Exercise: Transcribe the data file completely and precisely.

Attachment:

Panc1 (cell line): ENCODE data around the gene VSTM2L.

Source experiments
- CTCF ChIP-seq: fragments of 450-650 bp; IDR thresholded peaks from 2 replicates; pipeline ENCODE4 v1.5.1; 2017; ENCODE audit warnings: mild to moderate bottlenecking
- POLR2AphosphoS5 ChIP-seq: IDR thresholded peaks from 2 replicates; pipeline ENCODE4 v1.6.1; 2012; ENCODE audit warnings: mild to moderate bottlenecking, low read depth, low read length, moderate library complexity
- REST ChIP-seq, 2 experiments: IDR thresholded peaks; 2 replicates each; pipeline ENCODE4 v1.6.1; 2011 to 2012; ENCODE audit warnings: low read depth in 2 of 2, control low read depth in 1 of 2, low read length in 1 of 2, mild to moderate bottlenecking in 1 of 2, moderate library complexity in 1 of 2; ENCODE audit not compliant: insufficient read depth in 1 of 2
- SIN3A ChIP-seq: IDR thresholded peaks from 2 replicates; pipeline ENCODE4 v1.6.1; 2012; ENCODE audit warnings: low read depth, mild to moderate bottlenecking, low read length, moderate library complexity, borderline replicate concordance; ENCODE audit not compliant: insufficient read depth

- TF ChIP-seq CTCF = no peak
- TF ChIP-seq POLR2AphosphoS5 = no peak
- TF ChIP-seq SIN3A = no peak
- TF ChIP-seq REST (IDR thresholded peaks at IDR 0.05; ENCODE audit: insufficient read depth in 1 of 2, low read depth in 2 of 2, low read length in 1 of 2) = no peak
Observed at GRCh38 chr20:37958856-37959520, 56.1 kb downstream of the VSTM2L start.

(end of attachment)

Panc1 (cell line): ENCODE data around the gene VSTM2L.

Source experiments
- CTCF ChIP-seq: fragments of 450-650 bp; IDR thresholded peaks from 2 replicates; pipeline ENCODE4 v1.5.1; 2017; ENCODE audit warnings: mild to moderate bottlenecking
- POLR2AphosphoS5 ChIP-seq: IDR thresholded peaks from 2 replicates; pipeline ENCODE4 v1.6.1; 2012; ENCODE audit warnings: mild to moderate bottlenecking, low read depth, low read length, moderate library complexity
- REST ChIP-seq, 2 experiments: IDR thresholded peaks; 2 replicates each; pipeline ENCODE4 v1.6.1; 2011 to 2012; ENCODE audit warnings: low read depth in 2 of 2, control low read depth in 1 of 2, low read length in 1 of 2, mild to moderate bottlenecking in 1 of 2, moderate library complexity in 1 of 2; ENCODE audit not compliant: insufficient read depth in 1 of 2
- SIN3A ChIP-seq: IDR thresholded peaks from 2 replicates; pipeline ENCODE4 v1.6.1; 2012; ENCODE audit warnings: low read depth, mild to moderate bottlenecking, low read length, moderate library complexity, borderline replicate concordance; ENCODE audit not compliant: insufficient read depth

- TF ChIP-seq CTCF = no peak
- TF ChIP-seq POLR2AphosphoS5 = no peak
- TF ChIP-seq SIN3A = no peak
- TF ChIP-seq REST (IDR thresholded peaks at IDR 0.05; ENCODE audit: insufficient read depth in 1 of 2, low read depth in 2 of 2, low read length in 1 of 2) = no peak
Observed at GRCh38 chr20:37958856-37959520, 56.1 kb downstream of the VSTM2L start.